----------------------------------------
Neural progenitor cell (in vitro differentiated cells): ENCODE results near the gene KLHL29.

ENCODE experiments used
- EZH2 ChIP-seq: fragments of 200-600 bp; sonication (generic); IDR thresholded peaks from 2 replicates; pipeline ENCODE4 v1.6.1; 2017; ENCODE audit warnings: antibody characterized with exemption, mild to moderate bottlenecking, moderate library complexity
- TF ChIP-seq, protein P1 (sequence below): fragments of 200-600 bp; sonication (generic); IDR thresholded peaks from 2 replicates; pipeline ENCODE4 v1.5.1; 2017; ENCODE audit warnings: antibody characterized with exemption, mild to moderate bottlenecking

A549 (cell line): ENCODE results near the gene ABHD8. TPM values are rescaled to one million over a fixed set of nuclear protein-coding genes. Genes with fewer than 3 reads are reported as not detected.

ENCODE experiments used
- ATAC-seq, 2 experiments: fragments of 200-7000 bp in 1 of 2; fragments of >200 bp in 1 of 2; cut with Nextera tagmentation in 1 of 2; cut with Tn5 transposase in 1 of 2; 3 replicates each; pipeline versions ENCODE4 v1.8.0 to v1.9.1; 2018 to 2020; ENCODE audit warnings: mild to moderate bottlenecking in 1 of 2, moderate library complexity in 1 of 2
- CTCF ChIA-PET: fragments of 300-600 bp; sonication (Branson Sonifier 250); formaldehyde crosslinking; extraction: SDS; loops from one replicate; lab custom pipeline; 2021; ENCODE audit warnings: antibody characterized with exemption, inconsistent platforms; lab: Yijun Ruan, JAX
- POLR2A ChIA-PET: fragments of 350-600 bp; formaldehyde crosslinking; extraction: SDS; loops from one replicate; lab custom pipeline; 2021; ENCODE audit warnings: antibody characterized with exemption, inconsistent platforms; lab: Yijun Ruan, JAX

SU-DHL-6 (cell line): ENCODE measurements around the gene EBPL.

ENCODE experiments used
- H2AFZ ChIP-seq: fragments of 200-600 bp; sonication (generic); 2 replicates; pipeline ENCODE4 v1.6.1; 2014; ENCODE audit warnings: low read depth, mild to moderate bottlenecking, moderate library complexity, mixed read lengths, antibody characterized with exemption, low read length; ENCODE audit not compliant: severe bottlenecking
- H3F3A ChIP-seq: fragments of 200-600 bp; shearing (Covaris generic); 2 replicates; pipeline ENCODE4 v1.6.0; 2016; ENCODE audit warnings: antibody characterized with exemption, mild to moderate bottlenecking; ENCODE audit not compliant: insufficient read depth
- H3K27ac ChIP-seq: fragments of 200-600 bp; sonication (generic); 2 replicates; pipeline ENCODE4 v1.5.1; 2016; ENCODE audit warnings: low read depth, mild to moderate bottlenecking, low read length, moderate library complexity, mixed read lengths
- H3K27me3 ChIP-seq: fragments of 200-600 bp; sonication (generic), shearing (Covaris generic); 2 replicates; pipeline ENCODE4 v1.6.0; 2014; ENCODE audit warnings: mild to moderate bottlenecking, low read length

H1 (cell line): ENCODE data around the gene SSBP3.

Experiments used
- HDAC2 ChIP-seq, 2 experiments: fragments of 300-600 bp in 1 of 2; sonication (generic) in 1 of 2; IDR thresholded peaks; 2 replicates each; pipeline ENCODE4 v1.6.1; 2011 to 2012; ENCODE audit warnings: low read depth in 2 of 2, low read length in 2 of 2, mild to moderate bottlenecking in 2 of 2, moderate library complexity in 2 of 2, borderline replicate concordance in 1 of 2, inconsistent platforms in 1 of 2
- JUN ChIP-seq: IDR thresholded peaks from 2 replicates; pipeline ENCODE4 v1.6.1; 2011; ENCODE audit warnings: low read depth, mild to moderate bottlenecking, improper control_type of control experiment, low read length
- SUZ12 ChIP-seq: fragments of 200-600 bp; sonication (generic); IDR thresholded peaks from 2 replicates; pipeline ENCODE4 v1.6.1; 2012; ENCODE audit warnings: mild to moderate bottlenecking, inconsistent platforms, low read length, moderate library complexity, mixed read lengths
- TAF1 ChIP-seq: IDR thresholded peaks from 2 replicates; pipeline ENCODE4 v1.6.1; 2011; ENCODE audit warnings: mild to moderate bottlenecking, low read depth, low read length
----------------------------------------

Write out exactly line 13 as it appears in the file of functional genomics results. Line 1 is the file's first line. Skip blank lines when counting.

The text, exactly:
- H3F3A ChIP-seq: fragments of 200-600 bp; shearing (Covaris generic); 2 replicates; pipeline ENCODE4 v1.6.0; 2016; ENCODE audit warnings: antibody characterized with exemption, mild to moderate bottlenecking; ENCODE audit not compliant: insufficient read depth